Here’s an example of some HTTP traffic recorded. We have our basic information of each request on the left hand side and detailed analysis as well as the request and response details available in different formats on the right hand side.

Main view of Fiddler showing individual requests
Main view of Fiddler showing individual requests

In our case, we needed to verify if the PDF file was downloaded successfully from the server. As we can see from the result status code (200), the request was made successfully and there is some data received. Now we can go further and inspect the data that was received and we can see that the Content-Length parameter appears to be 0, which means that the received file is empty. There might be many causes for this to happen, but this method convinced us pretty quickly to take a look at the file that gets returned from server and not to look for any failures in the client application.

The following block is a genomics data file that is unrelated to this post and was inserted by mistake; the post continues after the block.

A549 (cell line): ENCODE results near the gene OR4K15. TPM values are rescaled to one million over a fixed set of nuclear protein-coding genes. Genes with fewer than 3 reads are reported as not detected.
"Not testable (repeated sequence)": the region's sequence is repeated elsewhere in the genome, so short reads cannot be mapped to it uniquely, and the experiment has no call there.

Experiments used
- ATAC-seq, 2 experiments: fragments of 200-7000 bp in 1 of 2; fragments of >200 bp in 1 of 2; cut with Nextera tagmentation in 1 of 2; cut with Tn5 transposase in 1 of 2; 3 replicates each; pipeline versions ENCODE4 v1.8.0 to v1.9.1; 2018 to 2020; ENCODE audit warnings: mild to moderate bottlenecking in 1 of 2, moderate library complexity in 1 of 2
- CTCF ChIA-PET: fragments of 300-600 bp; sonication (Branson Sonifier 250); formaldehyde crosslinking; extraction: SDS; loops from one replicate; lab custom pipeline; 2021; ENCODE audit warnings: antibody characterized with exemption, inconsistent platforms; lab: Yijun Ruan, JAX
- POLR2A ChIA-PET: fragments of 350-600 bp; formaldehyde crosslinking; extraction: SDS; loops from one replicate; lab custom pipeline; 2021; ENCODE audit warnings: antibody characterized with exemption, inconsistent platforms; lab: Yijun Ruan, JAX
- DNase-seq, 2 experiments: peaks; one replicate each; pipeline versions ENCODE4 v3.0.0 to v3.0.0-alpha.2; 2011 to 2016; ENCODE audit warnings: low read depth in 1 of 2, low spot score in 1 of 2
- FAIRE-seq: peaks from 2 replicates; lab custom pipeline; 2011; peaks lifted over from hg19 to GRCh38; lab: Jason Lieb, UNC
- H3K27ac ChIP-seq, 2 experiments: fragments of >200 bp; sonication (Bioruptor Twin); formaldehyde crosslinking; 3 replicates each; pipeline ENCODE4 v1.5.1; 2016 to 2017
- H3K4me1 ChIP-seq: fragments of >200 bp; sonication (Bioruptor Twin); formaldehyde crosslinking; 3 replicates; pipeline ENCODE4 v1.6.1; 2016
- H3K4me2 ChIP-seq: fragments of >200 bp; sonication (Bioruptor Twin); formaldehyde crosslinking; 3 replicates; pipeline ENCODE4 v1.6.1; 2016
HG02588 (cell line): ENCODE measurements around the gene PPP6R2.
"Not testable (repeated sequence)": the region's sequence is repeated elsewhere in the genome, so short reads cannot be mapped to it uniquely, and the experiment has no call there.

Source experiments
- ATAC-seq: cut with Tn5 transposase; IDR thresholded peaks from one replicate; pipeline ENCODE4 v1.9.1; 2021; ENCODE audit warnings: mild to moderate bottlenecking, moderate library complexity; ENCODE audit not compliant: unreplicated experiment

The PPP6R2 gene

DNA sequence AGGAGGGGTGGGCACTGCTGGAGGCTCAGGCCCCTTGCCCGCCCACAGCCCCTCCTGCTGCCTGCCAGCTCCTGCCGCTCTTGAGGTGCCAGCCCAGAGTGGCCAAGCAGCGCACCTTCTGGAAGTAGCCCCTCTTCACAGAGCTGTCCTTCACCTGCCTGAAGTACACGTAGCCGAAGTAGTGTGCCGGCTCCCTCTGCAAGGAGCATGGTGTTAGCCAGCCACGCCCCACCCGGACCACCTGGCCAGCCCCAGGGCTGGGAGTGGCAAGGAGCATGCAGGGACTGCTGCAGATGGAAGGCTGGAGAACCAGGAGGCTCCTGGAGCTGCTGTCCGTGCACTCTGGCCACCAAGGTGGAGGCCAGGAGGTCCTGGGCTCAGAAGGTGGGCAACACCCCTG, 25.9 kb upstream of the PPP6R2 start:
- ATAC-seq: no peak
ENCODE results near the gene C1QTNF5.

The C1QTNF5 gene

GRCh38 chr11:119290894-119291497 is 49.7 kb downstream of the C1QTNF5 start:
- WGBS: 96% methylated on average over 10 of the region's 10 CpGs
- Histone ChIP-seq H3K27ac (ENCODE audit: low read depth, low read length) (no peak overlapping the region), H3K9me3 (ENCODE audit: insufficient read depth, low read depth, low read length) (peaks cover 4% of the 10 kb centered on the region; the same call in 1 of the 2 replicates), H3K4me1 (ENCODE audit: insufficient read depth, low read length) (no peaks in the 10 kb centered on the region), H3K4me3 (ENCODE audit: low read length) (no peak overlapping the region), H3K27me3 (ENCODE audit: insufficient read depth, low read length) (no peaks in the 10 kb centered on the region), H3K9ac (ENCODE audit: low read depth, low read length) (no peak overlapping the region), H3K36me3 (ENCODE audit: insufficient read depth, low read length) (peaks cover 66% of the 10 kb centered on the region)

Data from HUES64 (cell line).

Usually a lot of traffic goes through the device, so to make the inspecting process easier, we can use filters to only look at the endpoints and URLs that we need.

“Filters” tab for applying custom filters
“Filters” tab for applying custom filters

After inspecting we can save our session by clicking File → Save → All Sessions or Selected Sessions and view or share the session file later.

Charles

Charles is another great tool for all sorts of HTTP proxying. It’s so versatile that some people have tried to hack Facebook games with it, there is even a note in the support page of their website:

Please note: Charles is not intended or marketed as a tool for hacking Facebook games. Please do not contact me for support in this case.